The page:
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Nov 11 2015

Who Shapes a Photo: the Photographer, or the Subject?

Portland Headshot Photography - Heather Arndt Anderson
What does an honest photo look like? It might involve looking confident while NOT having a big, toothy smile.

I recently saw this video experiment (“6 Photographers Capture the Same Person But Their Results Vary Wildly Because of a Twist“) and started thinking about past clients I’ve worked with. Fashion and commercial photography is a different animal than what’s shown here, but much of the photography work that comes through Upswept HQ is professional headshots or personal branding–in other words, a type of photo that is very much about the person being photographed.

One of the biggest challenges of photography (and also one of my favorite ones) is the same goal that was stated by more than one photographer in this little experiment: to say something about who the subject is. All of these photographers are accomplished, skilled in technique, lighting, concept, and all created results that, while different from each other, were consistent with their individual understanding of who the subject was.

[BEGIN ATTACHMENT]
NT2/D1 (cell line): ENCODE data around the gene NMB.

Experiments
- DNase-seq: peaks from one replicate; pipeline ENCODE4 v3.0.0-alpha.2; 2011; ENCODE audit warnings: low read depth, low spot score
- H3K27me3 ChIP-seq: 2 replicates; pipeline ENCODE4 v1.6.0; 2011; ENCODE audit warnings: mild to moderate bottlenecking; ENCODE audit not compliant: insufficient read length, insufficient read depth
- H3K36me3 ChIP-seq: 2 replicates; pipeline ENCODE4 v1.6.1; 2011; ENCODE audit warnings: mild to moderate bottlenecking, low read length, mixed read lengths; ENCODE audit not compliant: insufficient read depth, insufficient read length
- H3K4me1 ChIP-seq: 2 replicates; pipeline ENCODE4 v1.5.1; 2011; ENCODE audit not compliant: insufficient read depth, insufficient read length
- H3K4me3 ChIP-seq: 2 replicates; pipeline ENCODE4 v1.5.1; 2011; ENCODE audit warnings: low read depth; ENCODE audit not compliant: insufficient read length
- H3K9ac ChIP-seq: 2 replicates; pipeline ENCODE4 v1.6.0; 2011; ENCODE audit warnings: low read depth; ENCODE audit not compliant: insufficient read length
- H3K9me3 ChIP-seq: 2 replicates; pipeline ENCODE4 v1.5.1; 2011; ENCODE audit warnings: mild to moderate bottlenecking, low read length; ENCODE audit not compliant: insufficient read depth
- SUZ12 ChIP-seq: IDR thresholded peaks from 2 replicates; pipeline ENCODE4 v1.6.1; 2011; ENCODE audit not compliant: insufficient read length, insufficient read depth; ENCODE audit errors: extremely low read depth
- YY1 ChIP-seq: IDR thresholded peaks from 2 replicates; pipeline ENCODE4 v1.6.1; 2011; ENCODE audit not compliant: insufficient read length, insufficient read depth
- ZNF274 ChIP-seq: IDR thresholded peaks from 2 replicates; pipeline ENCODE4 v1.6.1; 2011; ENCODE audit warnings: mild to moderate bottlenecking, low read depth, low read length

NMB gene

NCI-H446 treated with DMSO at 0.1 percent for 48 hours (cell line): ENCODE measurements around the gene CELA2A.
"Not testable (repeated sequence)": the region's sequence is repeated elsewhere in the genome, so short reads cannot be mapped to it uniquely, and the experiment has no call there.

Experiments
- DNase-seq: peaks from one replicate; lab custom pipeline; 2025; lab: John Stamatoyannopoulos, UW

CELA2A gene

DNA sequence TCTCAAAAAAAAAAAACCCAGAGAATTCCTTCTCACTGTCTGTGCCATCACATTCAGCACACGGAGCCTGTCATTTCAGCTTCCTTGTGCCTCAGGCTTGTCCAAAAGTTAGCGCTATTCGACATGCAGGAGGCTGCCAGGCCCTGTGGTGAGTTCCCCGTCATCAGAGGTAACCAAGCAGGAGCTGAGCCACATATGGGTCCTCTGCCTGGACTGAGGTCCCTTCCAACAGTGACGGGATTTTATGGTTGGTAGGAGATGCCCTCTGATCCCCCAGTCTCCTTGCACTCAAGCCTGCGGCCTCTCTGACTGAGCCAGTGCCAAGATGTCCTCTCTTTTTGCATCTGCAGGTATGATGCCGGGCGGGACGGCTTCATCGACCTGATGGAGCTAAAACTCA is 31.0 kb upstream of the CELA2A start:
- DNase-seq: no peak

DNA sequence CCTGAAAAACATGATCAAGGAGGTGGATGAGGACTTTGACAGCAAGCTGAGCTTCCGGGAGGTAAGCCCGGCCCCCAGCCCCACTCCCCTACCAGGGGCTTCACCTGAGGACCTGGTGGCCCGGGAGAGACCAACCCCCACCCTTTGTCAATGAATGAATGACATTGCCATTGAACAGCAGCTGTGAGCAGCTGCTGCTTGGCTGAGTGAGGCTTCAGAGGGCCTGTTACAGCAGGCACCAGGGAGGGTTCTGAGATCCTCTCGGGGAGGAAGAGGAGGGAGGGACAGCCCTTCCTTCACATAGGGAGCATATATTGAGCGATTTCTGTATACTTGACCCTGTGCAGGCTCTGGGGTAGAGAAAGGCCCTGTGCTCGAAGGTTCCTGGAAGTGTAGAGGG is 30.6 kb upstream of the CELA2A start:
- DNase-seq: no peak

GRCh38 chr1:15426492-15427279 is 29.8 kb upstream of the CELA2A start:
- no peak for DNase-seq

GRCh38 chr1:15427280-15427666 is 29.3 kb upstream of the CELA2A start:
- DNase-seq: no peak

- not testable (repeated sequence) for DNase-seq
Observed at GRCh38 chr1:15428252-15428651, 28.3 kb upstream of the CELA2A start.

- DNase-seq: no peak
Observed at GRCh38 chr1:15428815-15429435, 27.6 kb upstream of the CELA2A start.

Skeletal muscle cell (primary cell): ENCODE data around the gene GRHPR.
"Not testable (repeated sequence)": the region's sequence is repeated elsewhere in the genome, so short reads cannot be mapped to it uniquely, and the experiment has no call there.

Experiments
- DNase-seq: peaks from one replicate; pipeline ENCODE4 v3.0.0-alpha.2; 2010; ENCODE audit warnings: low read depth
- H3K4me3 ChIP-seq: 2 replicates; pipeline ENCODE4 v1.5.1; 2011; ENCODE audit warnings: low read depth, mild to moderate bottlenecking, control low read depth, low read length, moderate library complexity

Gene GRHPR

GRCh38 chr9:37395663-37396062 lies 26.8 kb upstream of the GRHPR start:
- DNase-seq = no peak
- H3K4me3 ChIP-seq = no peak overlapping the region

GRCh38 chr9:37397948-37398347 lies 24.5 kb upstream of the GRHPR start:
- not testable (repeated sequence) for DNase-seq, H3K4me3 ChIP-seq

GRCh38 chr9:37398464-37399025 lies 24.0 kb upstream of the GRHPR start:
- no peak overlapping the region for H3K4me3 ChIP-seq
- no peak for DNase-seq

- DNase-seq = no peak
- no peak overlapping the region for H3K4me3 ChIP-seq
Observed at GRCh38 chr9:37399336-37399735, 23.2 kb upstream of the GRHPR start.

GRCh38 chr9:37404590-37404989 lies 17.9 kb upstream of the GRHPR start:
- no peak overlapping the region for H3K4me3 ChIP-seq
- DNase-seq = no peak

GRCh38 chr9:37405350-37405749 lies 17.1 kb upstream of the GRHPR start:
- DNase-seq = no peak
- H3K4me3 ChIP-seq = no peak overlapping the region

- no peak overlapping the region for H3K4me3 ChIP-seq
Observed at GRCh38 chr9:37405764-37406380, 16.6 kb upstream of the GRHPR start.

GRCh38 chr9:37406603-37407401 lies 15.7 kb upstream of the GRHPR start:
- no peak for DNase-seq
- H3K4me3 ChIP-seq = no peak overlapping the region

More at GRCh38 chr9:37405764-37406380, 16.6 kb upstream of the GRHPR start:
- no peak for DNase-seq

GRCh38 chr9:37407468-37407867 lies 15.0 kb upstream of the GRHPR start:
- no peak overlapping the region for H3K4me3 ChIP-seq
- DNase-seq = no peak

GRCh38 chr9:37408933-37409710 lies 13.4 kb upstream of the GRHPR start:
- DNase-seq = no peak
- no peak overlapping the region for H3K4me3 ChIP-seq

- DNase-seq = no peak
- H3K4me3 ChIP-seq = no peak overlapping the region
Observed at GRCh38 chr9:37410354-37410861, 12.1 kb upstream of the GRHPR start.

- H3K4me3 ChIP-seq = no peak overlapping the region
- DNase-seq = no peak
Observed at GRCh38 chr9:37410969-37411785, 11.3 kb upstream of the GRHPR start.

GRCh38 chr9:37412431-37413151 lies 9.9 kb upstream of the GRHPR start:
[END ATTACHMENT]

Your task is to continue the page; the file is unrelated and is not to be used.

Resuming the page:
A question that I always endeavor to ask, in some form or another, is, “what do you want this photo to say about you?” Everyone has a different answer–maybe it’s about who the photo is “for,” whether it’s the subject or another audience. Maybe they want to reveal or emphasize something that they feel is hidden from view. Or, maybe the subject is fixated more on what they want to hide than what they want to show.

It’s about Trust.

Portland fashion photography - Carolyn Hart
A meaningful moment often comes when we just let go and laugh, instead of being perfectly poised.

Ultimately, there has to be a certain amount of trust. The subject needs to trust the photographer enough to show their true selves honestly, and the photographer has to trust what the subject is giving them is true. So, when the subject isn’t completely truthful (as in this video), that of course has a striking impact on the end result.

A photo is certainly shaped by the person behind the camera, but with a more sensitive and collaborative approach, a photo is also shaped by who the subject thinks they are, and what parts of that they’re willing to share–whether or not that’s who they are deep down. In order to for us to really be photographed, we have to truly know ourselves, to be able to be honest with ourselves, *and* to be willing to share ourselves with our photographer.

Perhaps that’s a tall order for a lot of us. But, if we choose to work with photographers that we trust in, we can find some really beautiful, honest, and moving moments.

 

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